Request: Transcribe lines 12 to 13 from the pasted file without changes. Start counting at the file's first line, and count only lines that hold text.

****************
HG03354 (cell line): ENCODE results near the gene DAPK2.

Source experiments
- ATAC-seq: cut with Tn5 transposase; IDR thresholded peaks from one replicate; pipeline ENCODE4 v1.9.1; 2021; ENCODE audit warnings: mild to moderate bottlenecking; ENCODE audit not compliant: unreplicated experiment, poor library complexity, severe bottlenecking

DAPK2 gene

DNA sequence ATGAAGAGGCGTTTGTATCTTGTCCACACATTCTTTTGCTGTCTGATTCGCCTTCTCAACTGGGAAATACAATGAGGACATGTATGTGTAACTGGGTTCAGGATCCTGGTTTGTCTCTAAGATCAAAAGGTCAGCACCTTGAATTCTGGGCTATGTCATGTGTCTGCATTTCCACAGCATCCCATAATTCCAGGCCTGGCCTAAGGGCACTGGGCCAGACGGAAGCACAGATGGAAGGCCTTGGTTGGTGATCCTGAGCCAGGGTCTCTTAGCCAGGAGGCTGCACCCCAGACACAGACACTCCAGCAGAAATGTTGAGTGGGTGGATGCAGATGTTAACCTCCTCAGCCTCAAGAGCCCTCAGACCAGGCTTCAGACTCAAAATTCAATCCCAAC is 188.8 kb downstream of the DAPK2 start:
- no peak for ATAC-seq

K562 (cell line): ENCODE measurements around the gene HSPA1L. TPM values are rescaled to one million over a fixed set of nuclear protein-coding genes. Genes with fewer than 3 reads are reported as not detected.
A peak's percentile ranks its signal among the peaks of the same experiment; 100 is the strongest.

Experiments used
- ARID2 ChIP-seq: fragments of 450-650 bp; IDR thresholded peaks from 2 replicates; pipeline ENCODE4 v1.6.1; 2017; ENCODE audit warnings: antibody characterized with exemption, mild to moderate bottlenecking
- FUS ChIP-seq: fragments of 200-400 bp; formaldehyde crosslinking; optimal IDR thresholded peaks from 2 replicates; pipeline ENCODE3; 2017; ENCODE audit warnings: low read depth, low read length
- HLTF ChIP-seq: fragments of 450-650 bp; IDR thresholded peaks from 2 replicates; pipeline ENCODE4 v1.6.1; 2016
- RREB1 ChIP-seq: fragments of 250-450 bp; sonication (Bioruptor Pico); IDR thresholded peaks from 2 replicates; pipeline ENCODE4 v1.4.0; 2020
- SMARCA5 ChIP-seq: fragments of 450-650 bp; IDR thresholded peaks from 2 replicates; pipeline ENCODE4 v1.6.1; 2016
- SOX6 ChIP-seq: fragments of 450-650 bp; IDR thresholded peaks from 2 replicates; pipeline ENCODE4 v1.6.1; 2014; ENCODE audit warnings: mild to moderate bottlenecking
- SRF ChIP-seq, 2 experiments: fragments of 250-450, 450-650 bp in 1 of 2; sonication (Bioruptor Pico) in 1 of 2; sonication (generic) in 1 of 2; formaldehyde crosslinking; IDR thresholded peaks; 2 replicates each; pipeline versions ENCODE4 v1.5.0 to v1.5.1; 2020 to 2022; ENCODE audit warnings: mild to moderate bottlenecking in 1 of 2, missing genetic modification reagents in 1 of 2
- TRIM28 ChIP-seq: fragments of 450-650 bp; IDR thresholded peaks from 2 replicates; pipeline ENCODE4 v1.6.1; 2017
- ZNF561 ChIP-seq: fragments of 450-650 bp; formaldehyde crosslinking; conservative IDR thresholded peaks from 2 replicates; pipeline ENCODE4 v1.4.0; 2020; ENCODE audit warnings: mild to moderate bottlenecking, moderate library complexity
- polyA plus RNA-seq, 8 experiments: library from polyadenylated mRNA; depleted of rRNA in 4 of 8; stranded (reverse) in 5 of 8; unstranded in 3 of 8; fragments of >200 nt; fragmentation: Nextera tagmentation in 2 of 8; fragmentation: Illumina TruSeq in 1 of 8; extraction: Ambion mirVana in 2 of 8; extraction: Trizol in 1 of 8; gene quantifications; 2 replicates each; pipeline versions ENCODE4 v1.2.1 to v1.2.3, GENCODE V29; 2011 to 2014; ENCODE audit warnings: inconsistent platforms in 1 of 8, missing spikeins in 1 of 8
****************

- HLTF ChIP-seq: fragments of 450-650 bp; IDR thresholded peaks from 2 replicates; pipeline ENCODE4 v1.6.1; 2016
- RREB1 ChIP-seq: fragments of 250-450 bp; sonication (Bioruptor Pico); IDR thresholded peaks from 2 replicates; pipeline ENCODE4 v1.4.0; 2020